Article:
Several years ago, Ron Dimon of Dimon Construction in Manlius, N.Y., built an addition for a client whose harassment, threats, and needling demoralized his staff and delayed completion of the project. He and the client ended up in arbitration that cost Dimon $36,000 and satisfied neither party.

Determined never to repeat the experience, Dimon decided that among his mistakes was the fact that he'd promised too much in the contract. His draw schedule was tied to tasks completed, and completion was defined by installation of all the products listed in the specs. A back-ordered glass door for the fireplace, for example, could become the client's excuse not to pay for a "completed" masonry hearth. "Once it started, it kind of snowballed," Dimon recalls, with the client holding back all funds. "If you tie these specs to a quote and a payment, your own words become a noose."

To protect himself, Dimon made three changes to his contract and subsequently ran them by his attorney. First, he front-loaded his draw schedule, requiring a 10% to 15% deposit due on the day the job starts, with draws to follow every two weeks. Next, he made payment milestones simpler and non-specific. "Specifications are attached as a separate sheet. They're not attached to the financial end of it." Finally, Dimon eliminated the arbitration clause. (State legal requirements vary, so check with your attorney before changing your contract.)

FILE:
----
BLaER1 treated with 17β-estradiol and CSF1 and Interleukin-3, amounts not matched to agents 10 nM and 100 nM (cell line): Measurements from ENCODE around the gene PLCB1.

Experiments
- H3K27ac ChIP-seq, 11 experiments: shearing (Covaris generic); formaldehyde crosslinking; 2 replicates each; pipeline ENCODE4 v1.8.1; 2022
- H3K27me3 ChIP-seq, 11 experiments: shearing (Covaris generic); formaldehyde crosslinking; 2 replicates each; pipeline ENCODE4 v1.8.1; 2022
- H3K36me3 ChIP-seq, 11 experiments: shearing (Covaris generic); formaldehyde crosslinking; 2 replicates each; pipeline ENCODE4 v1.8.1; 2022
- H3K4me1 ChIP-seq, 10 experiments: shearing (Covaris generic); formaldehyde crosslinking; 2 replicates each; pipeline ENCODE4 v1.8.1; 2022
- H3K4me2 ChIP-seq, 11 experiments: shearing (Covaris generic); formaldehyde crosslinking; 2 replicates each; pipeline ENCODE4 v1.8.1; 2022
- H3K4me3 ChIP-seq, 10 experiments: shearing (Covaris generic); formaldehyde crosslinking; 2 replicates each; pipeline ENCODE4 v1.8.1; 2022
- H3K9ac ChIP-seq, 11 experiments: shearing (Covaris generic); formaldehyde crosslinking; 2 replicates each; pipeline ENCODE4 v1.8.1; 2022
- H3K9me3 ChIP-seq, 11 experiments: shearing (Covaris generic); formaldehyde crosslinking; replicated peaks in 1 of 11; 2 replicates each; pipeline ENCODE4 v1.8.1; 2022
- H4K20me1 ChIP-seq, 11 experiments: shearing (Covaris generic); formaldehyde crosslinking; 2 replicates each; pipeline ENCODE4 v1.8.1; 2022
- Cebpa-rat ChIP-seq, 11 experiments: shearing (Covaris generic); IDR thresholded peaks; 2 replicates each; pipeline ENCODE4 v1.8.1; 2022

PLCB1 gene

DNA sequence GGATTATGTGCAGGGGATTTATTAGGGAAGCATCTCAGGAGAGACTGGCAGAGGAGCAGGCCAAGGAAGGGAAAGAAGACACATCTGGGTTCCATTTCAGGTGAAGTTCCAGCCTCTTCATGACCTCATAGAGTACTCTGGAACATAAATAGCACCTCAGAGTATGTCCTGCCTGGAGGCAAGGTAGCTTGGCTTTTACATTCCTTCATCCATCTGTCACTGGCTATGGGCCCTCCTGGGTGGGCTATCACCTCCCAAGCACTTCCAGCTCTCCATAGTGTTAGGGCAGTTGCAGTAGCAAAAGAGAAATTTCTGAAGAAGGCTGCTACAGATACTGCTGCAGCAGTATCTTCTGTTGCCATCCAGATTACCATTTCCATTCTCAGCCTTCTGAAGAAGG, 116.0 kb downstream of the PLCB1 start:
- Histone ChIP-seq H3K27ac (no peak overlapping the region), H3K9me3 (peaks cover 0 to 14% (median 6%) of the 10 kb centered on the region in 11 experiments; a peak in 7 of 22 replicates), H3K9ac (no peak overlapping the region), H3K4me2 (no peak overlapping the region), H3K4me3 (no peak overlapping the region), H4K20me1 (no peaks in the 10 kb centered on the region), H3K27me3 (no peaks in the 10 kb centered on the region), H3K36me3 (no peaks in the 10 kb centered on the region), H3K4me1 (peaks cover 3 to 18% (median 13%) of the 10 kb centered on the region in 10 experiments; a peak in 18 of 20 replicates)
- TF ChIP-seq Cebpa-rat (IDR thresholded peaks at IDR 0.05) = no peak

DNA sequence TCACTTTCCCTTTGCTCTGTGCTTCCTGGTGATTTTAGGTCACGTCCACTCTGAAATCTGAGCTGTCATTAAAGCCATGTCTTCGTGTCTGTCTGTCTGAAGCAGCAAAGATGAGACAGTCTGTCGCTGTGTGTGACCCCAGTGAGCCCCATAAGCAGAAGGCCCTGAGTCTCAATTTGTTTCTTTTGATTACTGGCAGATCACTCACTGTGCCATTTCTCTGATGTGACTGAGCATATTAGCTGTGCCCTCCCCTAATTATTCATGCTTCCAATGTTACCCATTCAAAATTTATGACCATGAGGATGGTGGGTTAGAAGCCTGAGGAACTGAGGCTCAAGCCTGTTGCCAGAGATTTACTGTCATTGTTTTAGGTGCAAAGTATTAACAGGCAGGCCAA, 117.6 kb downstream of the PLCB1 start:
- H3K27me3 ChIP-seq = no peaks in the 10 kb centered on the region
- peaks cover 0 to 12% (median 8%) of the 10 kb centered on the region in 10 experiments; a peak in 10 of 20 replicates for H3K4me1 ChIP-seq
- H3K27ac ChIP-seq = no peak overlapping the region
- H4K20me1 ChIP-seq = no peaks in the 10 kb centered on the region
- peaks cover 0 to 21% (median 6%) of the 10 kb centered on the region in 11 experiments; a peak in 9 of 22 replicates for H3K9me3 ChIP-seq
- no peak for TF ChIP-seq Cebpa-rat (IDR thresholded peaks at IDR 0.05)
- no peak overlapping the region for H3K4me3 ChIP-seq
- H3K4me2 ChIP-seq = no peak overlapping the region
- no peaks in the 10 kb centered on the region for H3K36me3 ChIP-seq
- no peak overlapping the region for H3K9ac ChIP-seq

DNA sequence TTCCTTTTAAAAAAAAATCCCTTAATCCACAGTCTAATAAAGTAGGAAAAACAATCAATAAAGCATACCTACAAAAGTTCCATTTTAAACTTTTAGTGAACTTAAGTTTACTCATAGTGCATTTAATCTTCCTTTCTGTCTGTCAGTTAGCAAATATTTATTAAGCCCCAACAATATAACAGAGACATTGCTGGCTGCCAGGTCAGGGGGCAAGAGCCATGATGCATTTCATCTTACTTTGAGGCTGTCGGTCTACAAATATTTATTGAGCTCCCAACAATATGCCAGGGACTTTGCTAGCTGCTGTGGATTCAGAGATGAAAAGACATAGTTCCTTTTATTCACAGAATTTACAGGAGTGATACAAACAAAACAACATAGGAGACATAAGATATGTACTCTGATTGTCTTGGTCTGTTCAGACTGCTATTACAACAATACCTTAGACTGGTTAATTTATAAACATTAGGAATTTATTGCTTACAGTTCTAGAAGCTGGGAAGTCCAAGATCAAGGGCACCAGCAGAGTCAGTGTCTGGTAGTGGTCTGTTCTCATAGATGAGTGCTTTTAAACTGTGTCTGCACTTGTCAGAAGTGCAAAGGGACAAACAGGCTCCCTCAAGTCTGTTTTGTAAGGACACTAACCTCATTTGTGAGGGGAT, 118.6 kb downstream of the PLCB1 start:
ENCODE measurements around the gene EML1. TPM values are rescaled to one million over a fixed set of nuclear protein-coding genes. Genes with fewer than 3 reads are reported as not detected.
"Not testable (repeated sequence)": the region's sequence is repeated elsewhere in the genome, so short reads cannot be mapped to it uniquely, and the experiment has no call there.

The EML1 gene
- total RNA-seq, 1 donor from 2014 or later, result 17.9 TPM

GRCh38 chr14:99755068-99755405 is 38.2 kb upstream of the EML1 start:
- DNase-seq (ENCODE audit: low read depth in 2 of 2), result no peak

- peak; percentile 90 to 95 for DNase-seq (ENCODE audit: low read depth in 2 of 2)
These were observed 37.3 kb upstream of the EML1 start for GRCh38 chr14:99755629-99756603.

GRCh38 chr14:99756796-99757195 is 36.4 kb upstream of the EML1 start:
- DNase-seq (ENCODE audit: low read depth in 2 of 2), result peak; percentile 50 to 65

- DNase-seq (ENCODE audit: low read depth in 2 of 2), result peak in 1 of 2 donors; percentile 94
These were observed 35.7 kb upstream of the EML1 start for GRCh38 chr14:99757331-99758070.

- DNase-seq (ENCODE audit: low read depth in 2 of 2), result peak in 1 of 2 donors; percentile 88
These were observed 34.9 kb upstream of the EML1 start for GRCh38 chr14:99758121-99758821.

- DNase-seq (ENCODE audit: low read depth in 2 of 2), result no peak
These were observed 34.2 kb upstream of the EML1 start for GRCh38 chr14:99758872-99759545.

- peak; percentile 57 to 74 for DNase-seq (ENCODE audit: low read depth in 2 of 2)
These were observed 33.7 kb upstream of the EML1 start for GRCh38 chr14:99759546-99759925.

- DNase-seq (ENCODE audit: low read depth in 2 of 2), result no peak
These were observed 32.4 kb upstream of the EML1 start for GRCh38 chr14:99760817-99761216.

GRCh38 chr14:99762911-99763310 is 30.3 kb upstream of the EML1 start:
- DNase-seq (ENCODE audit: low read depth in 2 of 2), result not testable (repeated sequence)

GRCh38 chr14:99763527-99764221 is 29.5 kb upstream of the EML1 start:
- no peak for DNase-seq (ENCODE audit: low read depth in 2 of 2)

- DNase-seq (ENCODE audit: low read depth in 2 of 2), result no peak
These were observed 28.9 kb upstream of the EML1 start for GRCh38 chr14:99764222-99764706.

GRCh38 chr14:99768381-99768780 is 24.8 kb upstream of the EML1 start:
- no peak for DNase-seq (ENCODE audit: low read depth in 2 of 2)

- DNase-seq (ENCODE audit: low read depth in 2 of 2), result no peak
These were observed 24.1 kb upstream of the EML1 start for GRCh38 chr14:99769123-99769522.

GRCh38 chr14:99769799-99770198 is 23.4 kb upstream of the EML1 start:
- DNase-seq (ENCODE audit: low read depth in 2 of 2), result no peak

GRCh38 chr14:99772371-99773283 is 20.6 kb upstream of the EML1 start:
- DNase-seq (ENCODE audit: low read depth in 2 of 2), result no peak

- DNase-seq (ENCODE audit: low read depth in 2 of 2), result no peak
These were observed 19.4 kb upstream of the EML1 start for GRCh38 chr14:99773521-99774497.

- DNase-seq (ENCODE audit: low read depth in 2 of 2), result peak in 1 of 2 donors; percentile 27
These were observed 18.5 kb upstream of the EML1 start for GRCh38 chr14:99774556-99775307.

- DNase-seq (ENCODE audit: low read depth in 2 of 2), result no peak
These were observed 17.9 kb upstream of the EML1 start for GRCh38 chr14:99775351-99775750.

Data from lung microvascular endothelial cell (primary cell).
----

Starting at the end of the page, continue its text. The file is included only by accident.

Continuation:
Today, if a dispute develops or a client withholds payment, Dimon closes down the job and turns matters over to his attorneys.

"It sounds like a nasty thing, to walk off the job," Dimon says. "But basically you're taking a break so it can get back on track. You're making sure the communications are right."

Recently, Dimon pulled his crew off a $160,000 addition after a client sent him a letter saying the project was way over budget. A letter to that client from Dimon's lawyer pointed out that the client was two payments behind and could not simply terminate a signed contract for no reason. Ultimately, Dimon's workers returned to the job and finished it.